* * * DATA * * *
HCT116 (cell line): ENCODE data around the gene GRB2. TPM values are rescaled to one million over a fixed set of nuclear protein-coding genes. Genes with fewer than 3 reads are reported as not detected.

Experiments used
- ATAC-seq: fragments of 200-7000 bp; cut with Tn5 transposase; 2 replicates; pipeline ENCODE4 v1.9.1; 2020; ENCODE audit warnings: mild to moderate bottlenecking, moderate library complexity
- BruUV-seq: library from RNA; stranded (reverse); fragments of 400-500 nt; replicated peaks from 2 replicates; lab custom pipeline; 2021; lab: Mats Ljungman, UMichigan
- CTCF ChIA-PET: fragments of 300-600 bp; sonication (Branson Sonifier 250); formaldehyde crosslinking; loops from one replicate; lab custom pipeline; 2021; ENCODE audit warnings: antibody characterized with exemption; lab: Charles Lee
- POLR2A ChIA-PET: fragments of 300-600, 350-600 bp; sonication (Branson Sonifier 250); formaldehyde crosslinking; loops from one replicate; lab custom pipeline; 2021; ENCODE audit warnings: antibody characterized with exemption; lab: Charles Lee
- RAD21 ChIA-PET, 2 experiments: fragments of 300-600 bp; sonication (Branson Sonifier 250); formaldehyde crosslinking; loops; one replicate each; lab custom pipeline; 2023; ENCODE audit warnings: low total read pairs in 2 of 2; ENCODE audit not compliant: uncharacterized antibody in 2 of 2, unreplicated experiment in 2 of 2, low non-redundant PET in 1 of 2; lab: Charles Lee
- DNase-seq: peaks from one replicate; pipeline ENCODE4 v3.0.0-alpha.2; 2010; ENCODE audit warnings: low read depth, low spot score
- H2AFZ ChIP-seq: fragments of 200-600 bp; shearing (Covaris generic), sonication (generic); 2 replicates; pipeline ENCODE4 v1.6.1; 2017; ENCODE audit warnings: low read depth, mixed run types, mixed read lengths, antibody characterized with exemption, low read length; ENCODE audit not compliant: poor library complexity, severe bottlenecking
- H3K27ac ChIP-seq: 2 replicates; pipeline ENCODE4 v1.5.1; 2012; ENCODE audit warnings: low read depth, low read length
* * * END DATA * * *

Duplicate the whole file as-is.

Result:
HCT116 (cell line): ENCODE data around the gene GRB2. TPM values are rescaled to one million over a fixed set of nuclear protein-coding genes. Genes with fewer than 3 reads are reported as not detected.

Experiments used
- ATAC-seq: fragments of 200-7000 bp; cut with Tn5 transposase; 2 replicates; pipeline ENCODE4 v1.9.1; 2020; ENCODE audit warnings: mild to moderate bottlenecking, moderate library complexity
- BruUV-seq: library from RNA; stranded (reverse); fragments of 400-500 nt; replicated peaks from 2 replicates; lab custom pipeline; 2021; lab: Mats Ljungman, UMichigan
- CTCF ChIA-PET: fragments of 300-600 bp; sonication (Branson Sonifier 250); formaldehyde crosslinking; loops from one replicate; lab custom pipeline; 2021; ENCODE audit warnings: antibody characterized with exemption; lab: Charles Lee
- POLR2A ChIA-PET: fragments of 300-600, 350-600 bp; sonication (Branson Sonifier 250); formaldehyde crosslinking; loops from one replicate; lab custom pipeline; 2021; ENCODE audit warnings: antibody characterized with exemption; lab: Charles Lee
- RAD21 ChIA-PET, 2 experiments: fragments of 300-600 bp; sonication (Branson Sonifier 250); formaldehyde crosslinking; loops; one replicate each; lab custom pipeline; 2023; ENCODE audit warnings: low total read pairs in 2 of 2; ENCODE audit not compliant: uncharacterized antibody in 2 of 2, unreplicated experiment in 2 of 2, low non-redundant PET in 1 of 2; lab: Charles Lee
- DNase-seq: peaks from one replicate; pipeline ENCODE4 v3.0.0-alpha.2; 2010; ENCODE audit warnings: low read depth, low spot score
- H2AFZ ChIP-seq: fragments of 200-600 bp; shearing (Covaris generic), sonication (generic); 2 replicates; pipeline ENCODE4 v1.6.1; 2017; ENCODE audit warnings: low read depth, mixed run types, mixed read lengths, antibody characterized with exemption, low read length; ENCODE audit not compliant: poor library complexity, severe bottlenecking
- H3K27ac ChIP-seq: 2 replicates; pipeline ENCODE4 v1.5.1; 2012; ENCODE audit warnings: low read depth, low read length